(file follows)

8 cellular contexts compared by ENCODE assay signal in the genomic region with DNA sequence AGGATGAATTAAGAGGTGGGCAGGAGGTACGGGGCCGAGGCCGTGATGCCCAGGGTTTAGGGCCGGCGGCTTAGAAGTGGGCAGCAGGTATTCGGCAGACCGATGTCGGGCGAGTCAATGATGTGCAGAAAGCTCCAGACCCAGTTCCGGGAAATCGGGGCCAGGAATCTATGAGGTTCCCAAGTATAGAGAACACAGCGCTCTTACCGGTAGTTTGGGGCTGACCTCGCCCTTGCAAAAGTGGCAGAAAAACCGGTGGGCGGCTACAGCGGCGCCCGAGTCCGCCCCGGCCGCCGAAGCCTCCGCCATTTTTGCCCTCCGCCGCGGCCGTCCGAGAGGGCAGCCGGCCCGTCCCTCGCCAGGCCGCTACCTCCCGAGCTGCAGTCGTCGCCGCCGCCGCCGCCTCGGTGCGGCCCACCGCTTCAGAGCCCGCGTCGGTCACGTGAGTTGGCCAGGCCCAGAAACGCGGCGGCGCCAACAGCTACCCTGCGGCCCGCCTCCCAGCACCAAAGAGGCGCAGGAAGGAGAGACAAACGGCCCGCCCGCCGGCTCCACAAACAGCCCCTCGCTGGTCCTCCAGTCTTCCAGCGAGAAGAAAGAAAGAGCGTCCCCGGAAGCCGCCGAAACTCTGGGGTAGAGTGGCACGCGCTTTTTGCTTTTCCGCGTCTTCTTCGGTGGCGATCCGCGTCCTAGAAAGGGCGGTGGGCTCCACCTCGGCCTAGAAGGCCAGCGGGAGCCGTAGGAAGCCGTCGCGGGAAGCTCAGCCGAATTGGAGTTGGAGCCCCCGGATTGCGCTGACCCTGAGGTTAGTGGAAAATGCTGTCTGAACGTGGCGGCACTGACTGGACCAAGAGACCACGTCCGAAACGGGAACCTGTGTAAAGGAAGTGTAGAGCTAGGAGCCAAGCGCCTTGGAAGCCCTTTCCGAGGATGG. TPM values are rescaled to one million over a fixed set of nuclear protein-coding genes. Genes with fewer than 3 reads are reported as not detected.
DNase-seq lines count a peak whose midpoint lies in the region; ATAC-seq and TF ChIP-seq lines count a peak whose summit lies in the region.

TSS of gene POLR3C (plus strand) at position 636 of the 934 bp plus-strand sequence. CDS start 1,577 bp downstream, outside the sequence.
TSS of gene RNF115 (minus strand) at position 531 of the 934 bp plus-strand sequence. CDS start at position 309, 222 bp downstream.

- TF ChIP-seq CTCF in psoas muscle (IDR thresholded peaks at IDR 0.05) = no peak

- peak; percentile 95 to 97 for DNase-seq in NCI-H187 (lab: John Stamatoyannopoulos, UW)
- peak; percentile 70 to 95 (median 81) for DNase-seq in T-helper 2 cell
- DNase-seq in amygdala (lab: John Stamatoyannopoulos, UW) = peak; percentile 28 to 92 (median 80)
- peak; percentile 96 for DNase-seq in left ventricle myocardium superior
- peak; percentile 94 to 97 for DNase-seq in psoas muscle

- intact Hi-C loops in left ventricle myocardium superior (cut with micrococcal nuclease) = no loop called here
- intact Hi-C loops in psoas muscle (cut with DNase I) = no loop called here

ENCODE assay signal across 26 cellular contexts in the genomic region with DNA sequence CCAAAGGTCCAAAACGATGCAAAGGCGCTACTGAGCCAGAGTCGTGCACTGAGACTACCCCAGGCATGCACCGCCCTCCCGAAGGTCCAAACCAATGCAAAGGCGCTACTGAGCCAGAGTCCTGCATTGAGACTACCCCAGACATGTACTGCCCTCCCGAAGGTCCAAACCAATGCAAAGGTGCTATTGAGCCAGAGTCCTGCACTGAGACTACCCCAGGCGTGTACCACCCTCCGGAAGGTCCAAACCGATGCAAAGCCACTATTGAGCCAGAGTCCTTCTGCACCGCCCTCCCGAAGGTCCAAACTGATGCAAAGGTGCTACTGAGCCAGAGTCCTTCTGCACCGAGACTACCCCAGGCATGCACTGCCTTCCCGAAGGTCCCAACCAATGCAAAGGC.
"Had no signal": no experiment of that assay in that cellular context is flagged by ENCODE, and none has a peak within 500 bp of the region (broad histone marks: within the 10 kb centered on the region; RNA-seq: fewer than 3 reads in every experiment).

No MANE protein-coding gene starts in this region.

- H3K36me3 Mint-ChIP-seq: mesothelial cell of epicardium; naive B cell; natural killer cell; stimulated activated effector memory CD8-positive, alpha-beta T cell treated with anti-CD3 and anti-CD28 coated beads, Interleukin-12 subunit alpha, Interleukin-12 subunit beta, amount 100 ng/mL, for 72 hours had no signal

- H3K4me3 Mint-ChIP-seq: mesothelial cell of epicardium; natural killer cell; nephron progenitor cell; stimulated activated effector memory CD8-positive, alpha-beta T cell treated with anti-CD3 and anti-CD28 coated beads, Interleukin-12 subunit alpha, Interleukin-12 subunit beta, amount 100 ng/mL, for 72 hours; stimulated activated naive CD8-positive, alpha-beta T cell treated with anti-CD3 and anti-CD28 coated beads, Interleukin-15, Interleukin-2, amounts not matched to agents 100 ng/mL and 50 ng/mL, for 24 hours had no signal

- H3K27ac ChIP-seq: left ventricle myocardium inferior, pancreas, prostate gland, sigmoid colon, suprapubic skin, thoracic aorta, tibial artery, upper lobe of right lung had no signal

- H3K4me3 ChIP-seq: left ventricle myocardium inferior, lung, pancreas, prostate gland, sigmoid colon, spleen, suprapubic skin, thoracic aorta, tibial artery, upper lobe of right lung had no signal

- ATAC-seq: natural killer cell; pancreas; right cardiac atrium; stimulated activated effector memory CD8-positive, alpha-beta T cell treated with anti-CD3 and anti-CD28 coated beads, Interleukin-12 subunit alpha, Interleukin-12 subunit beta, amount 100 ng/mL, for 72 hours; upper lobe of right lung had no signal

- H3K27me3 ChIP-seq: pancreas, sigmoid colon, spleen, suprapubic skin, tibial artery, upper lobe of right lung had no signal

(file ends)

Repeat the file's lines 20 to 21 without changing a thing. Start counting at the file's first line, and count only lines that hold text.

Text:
- ATAC-seq: natural killer cell; pancreas; right cardiac atrium; stimulated activated effector memory CD8-positive, alpha-beta T cell treated with anti-CD3 and anti-CD28 coated beads, Interleukin-12 subunit alpha, Interleukin-12 subunit beta, amount 100 ng/mL, for 72 hours; upper lobe of right lung had no signal

- H3K27me3 ChIP-seq: pancreas, sigmoid colon, spleen, suprapubic skin, tibial artery, upper lobe of right lung had no signal